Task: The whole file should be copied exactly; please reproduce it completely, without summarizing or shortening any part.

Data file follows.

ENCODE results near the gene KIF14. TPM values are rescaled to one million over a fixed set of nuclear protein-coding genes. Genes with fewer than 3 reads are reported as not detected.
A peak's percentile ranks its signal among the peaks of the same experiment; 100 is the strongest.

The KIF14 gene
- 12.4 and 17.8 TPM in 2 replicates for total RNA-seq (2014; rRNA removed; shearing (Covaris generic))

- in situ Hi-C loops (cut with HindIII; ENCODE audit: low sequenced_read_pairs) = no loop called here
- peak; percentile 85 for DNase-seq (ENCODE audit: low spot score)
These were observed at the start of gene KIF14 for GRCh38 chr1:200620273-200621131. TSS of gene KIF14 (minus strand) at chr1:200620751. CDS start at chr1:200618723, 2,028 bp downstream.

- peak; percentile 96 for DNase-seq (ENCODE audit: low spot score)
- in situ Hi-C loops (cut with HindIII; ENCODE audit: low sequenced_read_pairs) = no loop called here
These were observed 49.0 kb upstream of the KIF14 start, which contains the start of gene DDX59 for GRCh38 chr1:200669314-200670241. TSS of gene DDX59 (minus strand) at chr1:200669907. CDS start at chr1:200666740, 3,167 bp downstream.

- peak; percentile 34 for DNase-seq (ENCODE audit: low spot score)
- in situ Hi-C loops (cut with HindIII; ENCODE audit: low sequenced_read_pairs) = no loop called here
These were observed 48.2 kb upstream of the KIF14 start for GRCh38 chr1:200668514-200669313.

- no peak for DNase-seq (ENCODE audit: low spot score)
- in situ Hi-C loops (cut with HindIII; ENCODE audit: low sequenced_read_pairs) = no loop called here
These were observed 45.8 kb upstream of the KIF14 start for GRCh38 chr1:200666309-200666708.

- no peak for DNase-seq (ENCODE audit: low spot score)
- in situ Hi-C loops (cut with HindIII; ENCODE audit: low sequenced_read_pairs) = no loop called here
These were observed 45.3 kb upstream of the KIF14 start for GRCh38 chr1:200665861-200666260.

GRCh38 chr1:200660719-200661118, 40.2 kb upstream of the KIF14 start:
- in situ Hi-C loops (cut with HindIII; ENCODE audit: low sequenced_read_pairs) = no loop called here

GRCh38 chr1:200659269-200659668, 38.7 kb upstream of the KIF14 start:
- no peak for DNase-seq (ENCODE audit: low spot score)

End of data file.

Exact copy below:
ENCODE results near the gene KIF14. TPM values are rescaled to one million over a fixed set of nuclear protein-coding genes. Genes with fewer than 3 reads are reported as not detected.
A peak's percentile ranks its signal among the peaks of the same experiment; 100 is the strongest.

The KIF14 gene
- 12.4 and 17.8 TPM in 2 replicates for total RNA-seq (2014; rRNA removed; shearing (Covaris generic))

- in situ Hi-C loops (cut with HindIII; ENCODE audit: low sequenced_read_pairs) = no loop called here
- peak; percentile 85 for DNase-seq (ENCODE audit: low spot score)
These were observed at the start of gene KIF14 for GRCh38 chr1:200620273-200621131. TSS of gene KIF14 (minus strand) at chr1:200620751. CDS start at chr1:200618723, 2,028 bp downstream.

- peak; percentile 96 for DNase-seq (ENCODE audit: low spot score)
- in situ Hi-C loops (cut with HindIII; ENCODE audit: low sequenced_read_pairs) = no loop called here
These were observed 49.0 kb upstream of the KIF14 start, which contains the start of gene DDX59 for GRCh38 chr1:200669314-200670241. TSS of gene DDX59 (minus strand) at chr1:200669907. CDS start at chr1:200666740, 3,167 bp downstream.

- peak; percentile 34 for DNase-seq (ENCODE audit: low spot score)
- in situ Hi-C loops (cut with HindIII; ENCODE audit: low sequenced_read_pairs) = no loop called here
These were observed 48.2 kb upstream of the KIF14 start for GRCh38 chr1:200668514-200669313.

- no peak for DNase-seq (ENCODE audit: low spot score)
- in situ Hi-C loops (cut with HindIII; ENCODE audit: low sequenced_read_pairs) = no loop called here
These were observed 45.8 kb upstream of the KIF14 start for GRCh38 chr1:200666309-200666708.

- no peak for DNase-seq (ENCODE audit: low spot score)
- in situ Hi-C loops (cut with HindIII; ENCODE audit: low sequenced_read_pairs) = no loop called here
These were observed 45.3 kb upstream of the KIF14 start for GRCh38 chr1:200665861-200666260.

GRCh38 chr1:200660719-200661118, 40.2 kb upstream of the KIF14 start:
- in situ Hi-C loops (cut with HindIII; ENCODE audit: low sequenced_read_pairs) = no loop called here

GRCh38 chr1:200659269-200659668, 38.7 kb upstream of the KIF14 start:
- no peak for DNase-seq (ENCODE audit: low spot score)